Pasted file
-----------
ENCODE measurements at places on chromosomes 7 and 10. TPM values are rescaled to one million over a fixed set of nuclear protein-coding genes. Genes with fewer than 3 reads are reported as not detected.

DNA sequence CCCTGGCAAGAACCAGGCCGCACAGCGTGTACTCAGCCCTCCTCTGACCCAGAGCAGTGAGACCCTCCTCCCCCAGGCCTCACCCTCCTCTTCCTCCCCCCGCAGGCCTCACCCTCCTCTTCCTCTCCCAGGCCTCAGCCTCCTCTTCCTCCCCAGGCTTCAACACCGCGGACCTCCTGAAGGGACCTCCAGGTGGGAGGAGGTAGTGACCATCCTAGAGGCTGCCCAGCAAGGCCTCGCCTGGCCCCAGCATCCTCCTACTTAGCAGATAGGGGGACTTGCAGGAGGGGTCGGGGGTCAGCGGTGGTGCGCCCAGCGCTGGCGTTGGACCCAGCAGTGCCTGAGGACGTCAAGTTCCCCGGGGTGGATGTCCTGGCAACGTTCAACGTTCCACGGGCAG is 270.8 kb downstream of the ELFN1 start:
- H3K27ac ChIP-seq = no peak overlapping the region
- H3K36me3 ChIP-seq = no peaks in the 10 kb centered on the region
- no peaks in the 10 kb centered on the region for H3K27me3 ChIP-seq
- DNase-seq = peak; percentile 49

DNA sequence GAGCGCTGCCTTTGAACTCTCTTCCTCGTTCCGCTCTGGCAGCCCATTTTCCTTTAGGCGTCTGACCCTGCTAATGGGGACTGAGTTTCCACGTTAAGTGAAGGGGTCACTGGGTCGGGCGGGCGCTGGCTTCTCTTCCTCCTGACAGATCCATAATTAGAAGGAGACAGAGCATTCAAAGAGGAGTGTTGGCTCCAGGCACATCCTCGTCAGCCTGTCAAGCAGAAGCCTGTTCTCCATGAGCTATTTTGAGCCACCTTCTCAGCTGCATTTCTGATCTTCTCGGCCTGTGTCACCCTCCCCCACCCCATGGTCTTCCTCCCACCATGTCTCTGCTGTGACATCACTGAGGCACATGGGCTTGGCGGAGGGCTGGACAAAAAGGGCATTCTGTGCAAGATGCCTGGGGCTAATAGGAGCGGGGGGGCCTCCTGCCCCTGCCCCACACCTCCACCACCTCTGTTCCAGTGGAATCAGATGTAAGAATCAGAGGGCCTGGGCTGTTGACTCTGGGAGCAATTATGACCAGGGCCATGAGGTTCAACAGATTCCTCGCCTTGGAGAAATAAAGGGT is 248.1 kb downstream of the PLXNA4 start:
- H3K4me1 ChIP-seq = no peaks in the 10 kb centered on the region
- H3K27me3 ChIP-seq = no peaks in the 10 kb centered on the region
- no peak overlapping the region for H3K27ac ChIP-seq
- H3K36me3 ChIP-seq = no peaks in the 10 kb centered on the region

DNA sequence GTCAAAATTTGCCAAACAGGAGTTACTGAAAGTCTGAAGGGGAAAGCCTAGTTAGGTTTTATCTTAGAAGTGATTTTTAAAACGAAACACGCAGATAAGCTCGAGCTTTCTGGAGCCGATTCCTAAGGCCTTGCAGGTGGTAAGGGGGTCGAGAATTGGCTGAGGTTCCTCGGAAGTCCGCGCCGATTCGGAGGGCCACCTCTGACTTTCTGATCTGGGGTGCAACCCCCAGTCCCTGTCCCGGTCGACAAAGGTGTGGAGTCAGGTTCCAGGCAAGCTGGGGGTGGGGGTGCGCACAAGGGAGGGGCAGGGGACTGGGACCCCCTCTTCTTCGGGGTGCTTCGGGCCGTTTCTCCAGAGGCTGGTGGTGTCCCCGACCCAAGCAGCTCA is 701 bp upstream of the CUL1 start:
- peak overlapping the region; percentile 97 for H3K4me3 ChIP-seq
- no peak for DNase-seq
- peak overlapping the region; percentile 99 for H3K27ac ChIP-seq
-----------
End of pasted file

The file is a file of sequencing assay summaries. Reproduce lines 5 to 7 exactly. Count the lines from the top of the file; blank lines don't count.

- no peaks in the 10 kb centered on the region for H3K27me3 ChIP-seq
- DNase-seq = peak; percentile 49

DNA sequence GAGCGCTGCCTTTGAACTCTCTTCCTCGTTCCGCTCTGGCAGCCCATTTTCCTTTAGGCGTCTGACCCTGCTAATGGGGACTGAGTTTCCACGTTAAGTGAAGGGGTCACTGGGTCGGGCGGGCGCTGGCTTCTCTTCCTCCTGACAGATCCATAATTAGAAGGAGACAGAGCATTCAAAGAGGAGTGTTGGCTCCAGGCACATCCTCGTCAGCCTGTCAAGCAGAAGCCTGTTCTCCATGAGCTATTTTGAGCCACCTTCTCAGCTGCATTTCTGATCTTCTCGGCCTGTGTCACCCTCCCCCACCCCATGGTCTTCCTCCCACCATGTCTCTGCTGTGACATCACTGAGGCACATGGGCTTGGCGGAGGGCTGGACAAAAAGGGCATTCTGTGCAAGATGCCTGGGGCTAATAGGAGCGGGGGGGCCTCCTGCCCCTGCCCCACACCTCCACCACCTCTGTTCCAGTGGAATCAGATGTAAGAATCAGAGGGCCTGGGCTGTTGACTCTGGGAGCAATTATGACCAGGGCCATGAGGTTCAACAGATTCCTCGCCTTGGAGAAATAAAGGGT is 248.1 kb downstream of the PLXNA4 start: